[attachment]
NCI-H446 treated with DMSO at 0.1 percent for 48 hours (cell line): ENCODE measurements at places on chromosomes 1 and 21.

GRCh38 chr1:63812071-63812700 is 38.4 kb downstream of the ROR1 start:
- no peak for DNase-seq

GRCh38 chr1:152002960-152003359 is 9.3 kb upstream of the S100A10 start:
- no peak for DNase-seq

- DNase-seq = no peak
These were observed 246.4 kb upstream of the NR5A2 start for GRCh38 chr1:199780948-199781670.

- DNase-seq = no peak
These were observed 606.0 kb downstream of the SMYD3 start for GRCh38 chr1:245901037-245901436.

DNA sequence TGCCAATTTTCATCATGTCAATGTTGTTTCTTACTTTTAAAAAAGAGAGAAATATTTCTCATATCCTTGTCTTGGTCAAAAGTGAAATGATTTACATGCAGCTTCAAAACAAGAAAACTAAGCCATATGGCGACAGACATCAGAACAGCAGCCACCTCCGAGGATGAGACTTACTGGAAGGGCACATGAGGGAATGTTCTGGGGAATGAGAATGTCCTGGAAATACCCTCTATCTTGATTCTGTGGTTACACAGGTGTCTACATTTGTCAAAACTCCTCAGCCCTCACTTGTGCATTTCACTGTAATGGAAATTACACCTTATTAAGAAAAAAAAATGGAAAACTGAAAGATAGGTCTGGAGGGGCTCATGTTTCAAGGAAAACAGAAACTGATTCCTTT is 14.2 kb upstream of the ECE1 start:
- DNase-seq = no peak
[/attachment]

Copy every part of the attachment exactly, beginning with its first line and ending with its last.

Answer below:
NCI-H446 treated with DMSO at 0.1 percent for 48 hours (cell line): ENCODE measurements at places on chromosomes 1 and 21.

GRCh38 chr1:63812071-63812700 is 38.4 kb downstream of the ROR1 start:
- no peak for DNase-seq

GRCh38 chr1:152002960-152003359 is 9.3 kb upstream of the S100A10 start:
- no peak for DNase-seq

- DNase-seq = no peak
These were observed 246.4 kb upstream of the NR5A2 start for GRCh38 chr1:199780948-199781670.

- DNase-seq = no peak
These were observed 606.0 kb downstream of the SMYD3 start for GRCh38 chr1:245901037-245901436.

DNA sequence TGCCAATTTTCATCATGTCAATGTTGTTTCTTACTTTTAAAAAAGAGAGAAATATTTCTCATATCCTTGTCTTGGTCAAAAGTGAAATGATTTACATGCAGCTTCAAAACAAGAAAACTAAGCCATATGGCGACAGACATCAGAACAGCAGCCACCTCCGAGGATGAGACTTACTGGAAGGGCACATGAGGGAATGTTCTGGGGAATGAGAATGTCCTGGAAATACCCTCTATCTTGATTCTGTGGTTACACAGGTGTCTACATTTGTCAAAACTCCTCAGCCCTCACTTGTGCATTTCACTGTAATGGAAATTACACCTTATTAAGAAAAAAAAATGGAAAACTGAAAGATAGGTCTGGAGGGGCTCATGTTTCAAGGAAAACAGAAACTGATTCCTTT is 14.2 kb upstream of the ECE1 start:
- DNase-seq = no peak